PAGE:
Author(s): Nardone A, Tarantola J, Giordano A, Schieppati M
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Abstract Body sway variables (sway area and sway path) were recorded by a dynamometric platform in 13 young subjects, standing quiet with feet together, with eyes open (EO) and eyes closed (EC), prior to and following two types of physical exercise (treadmill walking and cycle ergometer pedalling). Each exercise was performed under both fatiguing (above anaerobic threshold) and non-fatiguing conditions. Following fatiguing treadmill exercise, we observed a significant increase in body sway with respect to pre-exercise values. The increase was present under both visual conditions, affected both sway area and sway path and lasted until about 15 min from the end of the exercise. The Romberg quotient (the ratio of EC/EO of sway area, or sway path) significantly increased after the fatiguing exercise with respect to the non-fatiguing exercise. The mean position of the centre of foot pressure (CFP) was unchanged after the exercise. Fatigue induced an increase in the median frequency of oscillation of the centre of foot pressure, independent of the amplitude of sway. Non-fatiguing treadmill exercise induced no significant changes in sway or in its frequency content. Following fatiguing cycle ergometer exercise, a negligible increase or a decrease (under eyes closed condition) in body sway were observed. Non-fatiguing cycling exercise induced no significant changes or a decrease in sway. Control experiments showed that simple repetition of successive stance trials (without intercalated exercise) was able by itself to induce a decrease in sway. By taking this effect into account, both types of cycling exercises revealed a mild capacity to increase sway. We concluded that body sway increased after strenuous physical exercise, but was little affected by exercise performed below the estimated anaerobic threshold. The effects of fatigue on sway were short-lasting and of moderate extent, and therefore were not liable to seriously threaten body equilibrium.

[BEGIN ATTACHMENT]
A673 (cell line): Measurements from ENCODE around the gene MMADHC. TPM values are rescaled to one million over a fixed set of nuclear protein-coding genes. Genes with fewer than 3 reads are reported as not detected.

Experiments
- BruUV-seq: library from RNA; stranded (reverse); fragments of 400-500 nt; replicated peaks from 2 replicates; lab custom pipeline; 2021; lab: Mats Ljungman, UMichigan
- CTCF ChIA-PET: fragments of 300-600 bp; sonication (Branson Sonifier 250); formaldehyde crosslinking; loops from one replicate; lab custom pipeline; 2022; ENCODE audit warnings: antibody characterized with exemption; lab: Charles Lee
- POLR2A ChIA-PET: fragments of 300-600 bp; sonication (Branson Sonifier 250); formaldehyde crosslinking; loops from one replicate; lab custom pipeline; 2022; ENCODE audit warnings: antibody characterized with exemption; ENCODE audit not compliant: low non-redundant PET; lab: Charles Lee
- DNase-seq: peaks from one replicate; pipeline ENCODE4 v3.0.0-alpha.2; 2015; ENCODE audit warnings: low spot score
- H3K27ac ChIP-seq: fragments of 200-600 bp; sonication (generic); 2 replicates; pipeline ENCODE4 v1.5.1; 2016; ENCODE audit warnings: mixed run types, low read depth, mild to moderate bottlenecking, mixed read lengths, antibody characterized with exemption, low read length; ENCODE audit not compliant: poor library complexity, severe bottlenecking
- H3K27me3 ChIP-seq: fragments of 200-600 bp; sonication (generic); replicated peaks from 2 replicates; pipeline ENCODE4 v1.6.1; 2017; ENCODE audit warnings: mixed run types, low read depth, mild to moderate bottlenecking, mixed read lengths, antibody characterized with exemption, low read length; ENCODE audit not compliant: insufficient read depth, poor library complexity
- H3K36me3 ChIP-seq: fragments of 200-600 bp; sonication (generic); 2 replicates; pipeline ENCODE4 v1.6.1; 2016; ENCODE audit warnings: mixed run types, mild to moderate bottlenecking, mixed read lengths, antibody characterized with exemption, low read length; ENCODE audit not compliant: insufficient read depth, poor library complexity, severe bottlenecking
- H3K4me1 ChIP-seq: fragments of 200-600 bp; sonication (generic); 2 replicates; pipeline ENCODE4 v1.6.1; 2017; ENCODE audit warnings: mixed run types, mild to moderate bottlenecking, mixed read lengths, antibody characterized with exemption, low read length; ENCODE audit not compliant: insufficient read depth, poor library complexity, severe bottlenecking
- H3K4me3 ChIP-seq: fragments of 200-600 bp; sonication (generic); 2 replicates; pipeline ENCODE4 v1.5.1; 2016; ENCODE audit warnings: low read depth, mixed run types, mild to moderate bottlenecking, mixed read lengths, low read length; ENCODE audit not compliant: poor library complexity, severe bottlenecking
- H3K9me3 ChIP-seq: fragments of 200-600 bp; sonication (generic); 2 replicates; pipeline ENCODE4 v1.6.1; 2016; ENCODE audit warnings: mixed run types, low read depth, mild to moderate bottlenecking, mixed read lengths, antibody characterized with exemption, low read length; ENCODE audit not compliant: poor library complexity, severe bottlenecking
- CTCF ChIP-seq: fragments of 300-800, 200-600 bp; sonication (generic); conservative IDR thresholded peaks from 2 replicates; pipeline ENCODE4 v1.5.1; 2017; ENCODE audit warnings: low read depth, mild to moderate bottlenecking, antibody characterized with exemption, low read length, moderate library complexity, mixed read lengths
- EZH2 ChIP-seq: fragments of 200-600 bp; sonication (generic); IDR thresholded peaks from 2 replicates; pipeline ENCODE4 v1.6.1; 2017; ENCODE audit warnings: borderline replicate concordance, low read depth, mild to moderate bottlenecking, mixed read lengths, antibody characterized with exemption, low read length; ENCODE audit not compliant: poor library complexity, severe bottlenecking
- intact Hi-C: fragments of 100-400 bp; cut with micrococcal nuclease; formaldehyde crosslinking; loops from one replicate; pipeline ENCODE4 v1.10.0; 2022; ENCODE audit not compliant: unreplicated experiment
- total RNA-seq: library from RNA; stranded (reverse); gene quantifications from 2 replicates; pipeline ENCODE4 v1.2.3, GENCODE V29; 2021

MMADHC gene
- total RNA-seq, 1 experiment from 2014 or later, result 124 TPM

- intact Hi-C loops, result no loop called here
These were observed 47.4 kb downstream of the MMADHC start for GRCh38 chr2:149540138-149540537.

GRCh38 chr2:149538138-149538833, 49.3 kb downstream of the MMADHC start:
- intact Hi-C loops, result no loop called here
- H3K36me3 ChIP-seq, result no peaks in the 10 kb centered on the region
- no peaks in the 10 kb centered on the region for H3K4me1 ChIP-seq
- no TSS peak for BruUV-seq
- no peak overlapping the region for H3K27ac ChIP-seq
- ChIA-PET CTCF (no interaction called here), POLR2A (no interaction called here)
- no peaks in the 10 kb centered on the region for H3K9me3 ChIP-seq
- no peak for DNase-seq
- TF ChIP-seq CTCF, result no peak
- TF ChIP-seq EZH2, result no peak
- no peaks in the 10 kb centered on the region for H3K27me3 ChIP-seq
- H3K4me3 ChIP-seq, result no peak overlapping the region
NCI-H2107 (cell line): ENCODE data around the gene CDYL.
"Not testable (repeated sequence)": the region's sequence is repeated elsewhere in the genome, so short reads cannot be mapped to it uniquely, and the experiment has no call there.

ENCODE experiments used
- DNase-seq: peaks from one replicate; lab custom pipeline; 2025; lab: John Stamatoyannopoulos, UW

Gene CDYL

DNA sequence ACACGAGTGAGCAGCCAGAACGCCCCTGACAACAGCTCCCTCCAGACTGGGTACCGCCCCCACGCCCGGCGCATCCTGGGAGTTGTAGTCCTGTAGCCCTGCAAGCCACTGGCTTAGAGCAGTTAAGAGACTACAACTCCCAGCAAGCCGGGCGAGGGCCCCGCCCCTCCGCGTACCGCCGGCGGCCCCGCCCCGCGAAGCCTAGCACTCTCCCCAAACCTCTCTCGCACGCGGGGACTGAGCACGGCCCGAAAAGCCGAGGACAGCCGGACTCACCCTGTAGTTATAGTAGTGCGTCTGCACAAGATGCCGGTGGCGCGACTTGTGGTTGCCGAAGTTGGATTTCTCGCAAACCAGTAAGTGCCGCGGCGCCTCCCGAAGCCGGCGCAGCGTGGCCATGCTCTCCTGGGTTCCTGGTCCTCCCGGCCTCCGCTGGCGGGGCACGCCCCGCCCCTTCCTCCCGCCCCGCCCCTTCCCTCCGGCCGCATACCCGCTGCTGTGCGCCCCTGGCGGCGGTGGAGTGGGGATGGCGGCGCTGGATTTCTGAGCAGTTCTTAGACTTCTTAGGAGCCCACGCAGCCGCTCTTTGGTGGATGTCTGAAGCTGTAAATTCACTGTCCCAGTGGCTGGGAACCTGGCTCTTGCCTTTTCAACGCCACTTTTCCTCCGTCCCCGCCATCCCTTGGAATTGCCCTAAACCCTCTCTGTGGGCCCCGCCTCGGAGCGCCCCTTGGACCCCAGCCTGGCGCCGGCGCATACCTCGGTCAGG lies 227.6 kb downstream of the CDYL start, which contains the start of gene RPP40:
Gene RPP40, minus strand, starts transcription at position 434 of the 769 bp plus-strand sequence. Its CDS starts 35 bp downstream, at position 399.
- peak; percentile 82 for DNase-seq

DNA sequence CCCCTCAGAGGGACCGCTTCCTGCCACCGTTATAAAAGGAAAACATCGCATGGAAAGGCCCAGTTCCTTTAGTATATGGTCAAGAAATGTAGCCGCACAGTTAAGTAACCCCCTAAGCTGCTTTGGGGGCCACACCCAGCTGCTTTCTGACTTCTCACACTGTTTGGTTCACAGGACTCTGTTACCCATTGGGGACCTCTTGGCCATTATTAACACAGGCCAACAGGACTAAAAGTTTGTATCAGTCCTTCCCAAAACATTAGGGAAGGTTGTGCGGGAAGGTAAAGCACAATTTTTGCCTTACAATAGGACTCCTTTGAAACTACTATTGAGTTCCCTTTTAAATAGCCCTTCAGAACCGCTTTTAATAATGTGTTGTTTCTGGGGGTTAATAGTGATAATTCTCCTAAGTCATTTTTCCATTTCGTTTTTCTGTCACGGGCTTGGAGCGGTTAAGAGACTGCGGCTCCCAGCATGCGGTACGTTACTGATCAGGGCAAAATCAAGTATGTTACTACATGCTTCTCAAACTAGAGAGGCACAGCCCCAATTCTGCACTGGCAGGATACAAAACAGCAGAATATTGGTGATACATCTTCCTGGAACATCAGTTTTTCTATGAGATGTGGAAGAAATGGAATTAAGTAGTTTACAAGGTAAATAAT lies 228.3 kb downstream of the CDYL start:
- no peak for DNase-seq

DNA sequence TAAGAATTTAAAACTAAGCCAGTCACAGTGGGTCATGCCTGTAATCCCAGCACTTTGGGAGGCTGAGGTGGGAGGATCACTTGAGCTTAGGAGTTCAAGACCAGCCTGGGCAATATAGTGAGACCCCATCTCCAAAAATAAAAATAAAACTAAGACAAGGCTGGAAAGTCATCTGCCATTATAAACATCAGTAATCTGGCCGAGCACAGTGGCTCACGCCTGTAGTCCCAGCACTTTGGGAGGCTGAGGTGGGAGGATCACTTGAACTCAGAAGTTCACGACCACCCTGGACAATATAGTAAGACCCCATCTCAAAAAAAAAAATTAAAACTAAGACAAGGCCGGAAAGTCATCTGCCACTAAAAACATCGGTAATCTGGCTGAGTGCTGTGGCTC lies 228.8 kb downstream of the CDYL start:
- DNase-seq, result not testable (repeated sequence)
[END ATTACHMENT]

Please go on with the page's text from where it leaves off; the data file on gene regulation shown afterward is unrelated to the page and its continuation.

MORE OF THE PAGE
This article was published in Electroencephalogr Clin Neurophysiol
and referenced in Journal of Novel Physiotherapies